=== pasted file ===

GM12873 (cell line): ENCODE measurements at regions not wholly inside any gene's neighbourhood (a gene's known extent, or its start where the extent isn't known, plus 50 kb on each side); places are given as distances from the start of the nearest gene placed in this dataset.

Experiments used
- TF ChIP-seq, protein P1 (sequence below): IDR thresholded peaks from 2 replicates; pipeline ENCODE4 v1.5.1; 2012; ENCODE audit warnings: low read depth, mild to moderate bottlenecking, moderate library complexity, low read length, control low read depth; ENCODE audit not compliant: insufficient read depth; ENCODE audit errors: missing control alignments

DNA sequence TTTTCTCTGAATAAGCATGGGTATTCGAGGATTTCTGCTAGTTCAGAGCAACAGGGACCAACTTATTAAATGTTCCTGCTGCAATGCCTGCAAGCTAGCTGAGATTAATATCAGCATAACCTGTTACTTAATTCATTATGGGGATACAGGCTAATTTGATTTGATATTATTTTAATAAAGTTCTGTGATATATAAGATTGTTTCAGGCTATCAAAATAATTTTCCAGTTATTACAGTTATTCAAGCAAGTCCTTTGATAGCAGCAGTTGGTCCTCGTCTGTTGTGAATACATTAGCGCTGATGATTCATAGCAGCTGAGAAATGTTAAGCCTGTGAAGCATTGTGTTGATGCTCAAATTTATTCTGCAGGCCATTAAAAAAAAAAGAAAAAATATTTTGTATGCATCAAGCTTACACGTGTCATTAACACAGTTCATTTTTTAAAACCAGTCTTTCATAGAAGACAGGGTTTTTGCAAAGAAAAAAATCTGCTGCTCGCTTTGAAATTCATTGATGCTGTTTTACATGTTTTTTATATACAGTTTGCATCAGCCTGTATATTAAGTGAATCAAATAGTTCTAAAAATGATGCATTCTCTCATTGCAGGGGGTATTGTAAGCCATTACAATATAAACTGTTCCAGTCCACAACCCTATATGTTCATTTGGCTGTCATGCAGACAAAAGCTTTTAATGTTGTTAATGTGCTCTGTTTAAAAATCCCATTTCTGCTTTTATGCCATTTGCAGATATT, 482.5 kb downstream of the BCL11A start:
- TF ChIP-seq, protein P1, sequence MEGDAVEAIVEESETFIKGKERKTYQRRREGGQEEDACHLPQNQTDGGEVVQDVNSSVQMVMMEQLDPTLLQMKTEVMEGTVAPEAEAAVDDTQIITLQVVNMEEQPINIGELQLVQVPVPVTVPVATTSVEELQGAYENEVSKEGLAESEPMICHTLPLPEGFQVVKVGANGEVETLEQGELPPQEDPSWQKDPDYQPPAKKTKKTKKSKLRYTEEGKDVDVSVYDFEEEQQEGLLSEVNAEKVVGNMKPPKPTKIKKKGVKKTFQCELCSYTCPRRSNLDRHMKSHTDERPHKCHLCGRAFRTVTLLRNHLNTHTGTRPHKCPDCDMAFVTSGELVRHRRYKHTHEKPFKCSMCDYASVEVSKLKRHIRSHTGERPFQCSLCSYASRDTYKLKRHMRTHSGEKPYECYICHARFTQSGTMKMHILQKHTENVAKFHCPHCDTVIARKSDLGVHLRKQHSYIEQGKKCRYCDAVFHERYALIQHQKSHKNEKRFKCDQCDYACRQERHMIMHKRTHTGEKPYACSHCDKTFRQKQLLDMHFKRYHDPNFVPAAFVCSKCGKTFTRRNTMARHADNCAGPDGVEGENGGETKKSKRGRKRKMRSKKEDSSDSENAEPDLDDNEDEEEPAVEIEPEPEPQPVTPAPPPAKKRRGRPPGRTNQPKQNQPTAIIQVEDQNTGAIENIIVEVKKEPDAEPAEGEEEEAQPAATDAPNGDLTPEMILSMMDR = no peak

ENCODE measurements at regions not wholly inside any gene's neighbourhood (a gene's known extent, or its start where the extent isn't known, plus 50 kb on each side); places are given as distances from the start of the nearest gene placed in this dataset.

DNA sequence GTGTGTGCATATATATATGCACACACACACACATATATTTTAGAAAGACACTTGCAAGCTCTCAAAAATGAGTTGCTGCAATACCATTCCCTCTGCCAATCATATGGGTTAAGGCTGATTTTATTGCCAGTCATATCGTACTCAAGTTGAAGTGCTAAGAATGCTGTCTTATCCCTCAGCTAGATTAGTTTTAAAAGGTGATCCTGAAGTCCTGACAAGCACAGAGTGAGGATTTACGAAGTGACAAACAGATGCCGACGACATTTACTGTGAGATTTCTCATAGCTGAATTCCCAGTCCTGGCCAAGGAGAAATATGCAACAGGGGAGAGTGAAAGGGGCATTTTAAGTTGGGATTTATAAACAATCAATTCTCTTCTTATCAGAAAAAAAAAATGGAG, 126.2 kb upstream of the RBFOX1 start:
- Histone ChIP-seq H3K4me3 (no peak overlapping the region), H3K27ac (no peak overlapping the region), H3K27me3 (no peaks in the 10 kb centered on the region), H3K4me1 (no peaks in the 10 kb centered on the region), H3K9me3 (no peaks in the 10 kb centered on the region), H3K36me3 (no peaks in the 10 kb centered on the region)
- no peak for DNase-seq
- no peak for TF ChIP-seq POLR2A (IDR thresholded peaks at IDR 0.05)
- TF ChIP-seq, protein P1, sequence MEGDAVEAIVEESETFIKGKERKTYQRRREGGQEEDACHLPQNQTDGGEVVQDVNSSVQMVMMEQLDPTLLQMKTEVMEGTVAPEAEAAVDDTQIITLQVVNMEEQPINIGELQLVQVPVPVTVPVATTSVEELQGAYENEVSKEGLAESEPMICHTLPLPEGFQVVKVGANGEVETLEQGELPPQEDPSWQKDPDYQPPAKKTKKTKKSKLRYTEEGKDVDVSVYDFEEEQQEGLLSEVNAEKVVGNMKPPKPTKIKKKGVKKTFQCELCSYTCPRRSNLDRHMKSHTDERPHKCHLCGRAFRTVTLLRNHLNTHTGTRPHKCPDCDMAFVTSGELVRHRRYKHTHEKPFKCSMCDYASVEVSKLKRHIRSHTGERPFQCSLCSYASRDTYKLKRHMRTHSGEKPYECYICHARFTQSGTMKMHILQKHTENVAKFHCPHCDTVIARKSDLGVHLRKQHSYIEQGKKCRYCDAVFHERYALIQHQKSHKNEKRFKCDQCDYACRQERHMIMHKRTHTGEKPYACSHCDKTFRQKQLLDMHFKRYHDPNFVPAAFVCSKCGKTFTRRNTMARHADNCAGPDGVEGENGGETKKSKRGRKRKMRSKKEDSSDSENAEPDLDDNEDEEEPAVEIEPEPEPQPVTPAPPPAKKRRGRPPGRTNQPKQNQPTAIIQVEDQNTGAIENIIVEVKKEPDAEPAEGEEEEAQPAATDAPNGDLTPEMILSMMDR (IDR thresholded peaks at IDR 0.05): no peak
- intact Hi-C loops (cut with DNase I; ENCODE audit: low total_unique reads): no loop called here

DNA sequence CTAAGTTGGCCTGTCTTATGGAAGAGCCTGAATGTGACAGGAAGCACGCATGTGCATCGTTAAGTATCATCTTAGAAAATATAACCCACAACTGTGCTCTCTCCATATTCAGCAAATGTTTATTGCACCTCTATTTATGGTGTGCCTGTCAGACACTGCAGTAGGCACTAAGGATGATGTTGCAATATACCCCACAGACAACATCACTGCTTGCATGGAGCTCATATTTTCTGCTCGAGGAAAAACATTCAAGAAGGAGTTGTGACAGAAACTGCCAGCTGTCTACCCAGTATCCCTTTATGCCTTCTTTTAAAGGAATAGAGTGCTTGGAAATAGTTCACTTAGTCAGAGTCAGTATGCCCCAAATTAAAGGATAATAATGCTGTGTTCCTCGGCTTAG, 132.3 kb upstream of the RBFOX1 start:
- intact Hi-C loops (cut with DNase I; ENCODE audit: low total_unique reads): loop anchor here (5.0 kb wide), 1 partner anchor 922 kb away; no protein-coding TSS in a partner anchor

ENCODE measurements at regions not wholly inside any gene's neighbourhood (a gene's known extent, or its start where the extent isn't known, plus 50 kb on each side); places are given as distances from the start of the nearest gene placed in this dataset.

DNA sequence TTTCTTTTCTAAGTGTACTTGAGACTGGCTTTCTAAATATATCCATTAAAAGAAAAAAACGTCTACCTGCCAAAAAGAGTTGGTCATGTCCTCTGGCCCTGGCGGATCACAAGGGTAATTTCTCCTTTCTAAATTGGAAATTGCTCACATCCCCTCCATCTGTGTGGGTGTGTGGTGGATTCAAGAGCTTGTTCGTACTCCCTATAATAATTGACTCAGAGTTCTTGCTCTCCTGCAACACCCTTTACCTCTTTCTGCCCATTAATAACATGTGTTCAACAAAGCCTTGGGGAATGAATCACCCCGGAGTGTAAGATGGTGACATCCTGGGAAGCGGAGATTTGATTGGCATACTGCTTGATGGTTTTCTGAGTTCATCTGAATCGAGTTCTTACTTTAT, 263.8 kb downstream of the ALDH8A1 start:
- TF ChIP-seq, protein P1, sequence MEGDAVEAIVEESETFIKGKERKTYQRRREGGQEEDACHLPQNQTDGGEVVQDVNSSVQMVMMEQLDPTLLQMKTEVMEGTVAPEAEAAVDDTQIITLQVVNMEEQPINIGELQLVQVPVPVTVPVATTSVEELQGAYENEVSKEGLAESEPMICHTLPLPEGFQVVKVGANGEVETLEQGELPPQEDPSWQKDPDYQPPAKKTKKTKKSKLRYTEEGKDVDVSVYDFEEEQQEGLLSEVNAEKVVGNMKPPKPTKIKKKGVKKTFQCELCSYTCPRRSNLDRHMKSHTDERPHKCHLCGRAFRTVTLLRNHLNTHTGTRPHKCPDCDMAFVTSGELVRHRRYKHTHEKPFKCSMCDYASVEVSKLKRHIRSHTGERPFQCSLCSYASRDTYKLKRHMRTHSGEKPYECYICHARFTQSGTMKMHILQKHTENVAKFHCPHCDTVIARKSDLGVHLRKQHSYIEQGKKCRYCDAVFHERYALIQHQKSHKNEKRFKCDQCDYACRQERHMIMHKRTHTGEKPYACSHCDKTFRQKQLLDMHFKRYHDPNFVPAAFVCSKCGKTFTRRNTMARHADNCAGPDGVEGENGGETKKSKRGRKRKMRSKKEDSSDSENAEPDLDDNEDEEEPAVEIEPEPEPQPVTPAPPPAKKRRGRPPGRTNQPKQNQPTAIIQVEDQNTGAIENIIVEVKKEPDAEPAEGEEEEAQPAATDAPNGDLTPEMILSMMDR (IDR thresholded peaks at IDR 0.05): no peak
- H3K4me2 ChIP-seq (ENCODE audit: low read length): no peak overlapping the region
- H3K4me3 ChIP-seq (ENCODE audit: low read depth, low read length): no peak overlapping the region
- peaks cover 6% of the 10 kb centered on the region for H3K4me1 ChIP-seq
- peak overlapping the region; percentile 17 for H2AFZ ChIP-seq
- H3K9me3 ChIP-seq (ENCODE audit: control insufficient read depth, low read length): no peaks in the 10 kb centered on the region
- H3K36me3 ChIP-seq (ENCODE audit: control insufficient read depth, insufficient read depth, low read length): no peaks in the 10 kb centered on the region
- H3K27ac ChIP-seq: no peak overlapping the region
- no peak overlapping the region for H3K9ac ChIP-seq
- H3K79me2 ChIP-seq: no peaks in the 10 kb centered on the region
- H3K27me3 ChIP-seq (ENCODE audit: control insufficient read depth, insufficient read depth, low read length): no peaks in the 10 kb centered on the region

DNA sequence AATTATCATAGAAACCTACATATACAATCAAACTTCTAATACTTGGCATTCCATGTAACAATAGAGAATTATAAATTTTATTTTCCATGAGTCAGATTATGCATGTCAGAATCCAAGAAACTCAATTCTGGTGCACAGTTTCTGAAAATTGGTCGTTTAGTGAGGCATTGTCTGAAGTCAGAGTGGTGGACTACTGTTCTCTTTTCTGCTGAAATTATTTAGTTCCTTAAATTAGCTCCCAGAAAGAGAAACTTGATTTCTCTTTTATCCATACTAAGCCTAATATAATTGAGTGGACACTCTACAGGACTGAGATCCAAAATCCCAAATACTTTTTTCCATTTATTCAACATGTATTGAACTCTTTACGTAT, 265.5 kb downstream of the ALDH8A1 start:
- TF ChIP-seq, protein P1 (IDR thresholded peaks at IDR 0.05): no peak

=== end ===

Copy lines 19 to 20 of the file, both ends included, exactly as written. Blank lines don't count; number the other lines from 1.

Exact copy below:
- H3K4me3 ChIP-seq (ENCODE audit: low read depth, low read length): no peak overlapping the region
- peaks cover 6% of the 10 kb centered on the region for H3K4me1 ChIP-seq